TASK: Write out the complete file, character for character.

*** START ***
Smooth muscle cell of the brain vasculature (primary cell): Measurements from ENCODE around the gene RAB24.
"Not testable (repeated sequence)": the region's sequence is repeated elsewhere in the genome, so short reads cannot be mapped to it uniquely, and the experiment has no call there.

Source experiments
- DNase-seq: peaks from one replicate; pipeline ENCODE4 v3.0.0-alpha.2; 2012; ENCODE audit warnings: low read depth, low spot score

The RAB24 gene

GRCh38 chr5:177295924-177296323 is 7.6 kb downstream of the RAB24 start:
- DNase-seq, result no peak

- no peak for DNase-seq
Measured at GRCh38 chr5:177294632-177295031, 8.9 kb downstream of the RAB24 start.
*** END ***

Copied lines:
Smooth muscle cell of the brain vasculature (primary cell): Measurements from ENCODE around the gene RAB24.
"Not testable (repeated sequence)": the region's sequence is repeated elsewhere in the genome, so short reads cannot be mapped to it uniquely, and the experiment has no call there.

Source experiments
- DNase-seq: peaks from one replicate; pipeline ENCODE4 v3.0.0-alpha.2; 2012; ENCODE audit warnings: low read depth, low spot score

The RAB24 gene

GRCh38 chr5:177295924-177296323 is 7.6 kb downstream of the RAB24 start:
- DNase-seq, result no peak

- no peak for DNase-seq
Measured at GRCh38 chr5:177294632-177295031, 8.9 kb downstream of the RAB24 start.